As the U.S. Latino population continues to grow, industries are eager to acquire their market whose purchasing power exceeds $1 trillion. And so the film industry is hungry to capitalize on the leading ethnic group driving theater sales, Latinos.
A Theater Near You is Remezcla’s guide to awesome Latin movies for the lazy and broke; you can watch these all at home. Sleep Dealer isn’t your run-of-the-mill Sci-Fi movie. It’s in Spanish, it’s political and it imagines the near future; a world of cyberbraceros, coyoteks, remotely-controlled drones, aqua-terrorists, and closed borders. Whether you’re a Sci-Fi nerd or not, this is something you gotta watch. I guarantee you’ve never seen anything like it.
Pedro Almodóvar groupies can breathe a sigh of relief. Sony Pictures Classics has announced that they will release his upcoming film in U.S. theaters as early as next summer. Things are a bit hazy since filming hasn’t even started yet–the shoot is scheduled to begin next month in Spain. But, what was only chisme a few months ago is proving to be mostly true.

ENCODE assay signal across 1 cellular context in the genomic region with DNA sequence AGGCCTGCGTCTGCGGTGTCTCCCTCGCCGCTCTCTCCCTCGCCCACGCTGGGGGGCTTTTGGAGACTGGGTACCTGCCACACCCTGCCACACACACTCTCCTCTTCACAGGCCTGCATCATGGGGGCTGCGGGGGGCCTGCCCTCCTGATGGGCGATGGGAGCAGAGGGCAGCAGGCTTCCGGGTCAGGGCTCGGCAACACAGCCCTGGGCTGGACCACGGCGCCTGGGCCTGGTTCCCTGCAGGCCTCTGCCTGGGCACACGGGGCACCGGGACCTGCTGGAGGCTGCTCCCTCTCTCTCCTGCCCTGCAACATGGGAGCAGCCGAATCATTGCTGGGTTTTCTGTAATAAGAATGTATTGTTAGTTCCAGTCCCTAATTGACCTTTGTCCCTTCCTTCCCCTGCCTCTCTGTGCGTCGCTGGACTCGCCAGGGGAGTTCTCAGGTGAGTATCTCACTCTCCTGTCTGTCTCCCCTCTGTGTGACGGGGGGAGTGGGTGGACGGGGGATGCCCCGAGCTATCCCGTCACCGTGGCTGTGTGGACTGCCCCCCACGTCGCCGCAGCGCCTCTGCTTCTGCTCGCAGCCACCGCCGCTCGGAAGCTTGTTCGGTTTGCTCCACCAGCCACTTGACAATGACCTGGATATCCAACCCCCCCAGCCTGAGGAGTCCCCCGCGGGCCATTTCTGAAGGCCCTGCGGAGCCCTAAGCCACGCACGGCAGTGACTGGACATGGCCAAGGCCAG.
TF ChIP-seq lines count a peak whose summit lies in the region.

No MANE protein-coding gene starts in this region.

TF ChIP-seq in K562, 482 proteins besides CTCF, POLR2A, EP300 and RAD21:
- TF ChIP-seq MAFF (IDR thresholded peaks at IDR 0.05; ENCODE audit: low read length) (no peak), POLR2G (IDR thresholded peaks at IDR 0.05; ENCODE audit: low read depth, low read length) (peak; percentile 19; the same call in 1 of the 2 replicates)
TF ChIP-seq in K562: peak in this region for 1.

This year’s Frameline36: the San Francisco International LGBT Film Festival will not disappoint. The world’s oldest and largest showcase of lesbian, gay, bisexual and transgender cinema runs June 14 – 24, with screenings at multiple SF theaters and in the East Bay. Amongst the films representing over 30 countries are some much buzzed about and highly anticipated Latino films. Here are Remezcla’s top picks from this year’s Latin@ Program.
A Theater Near You is Remezcla’s guide to awesome Latin movies for the lazy and broke; you can watch these all at home. Eduardo Noriega was the Spanish it boy of the late nineties and early millenium. But lately, he’s been in the “where are they now” category. Having made some films in English, it seems as if he’s attempting a crossover. But, let’s forget about Noriega’s descent into crappy American movies and remember his better days. This week’s Theater Near You is a tribute to Eduardo Noriega and his best performances.
Latin Americans have an iffy relationship with Spain. We get it, colonialism leaves scars. But, like it or not, they share language, culture, and DNA. In times like these, when it’s hard for anyone to put together enough money to make a movie, collaboration is key. Spanish and Latin American co-productions are at an all-time high. This in part has led to a resurgence in the amount of movies produced each year in both Spain and Latin America.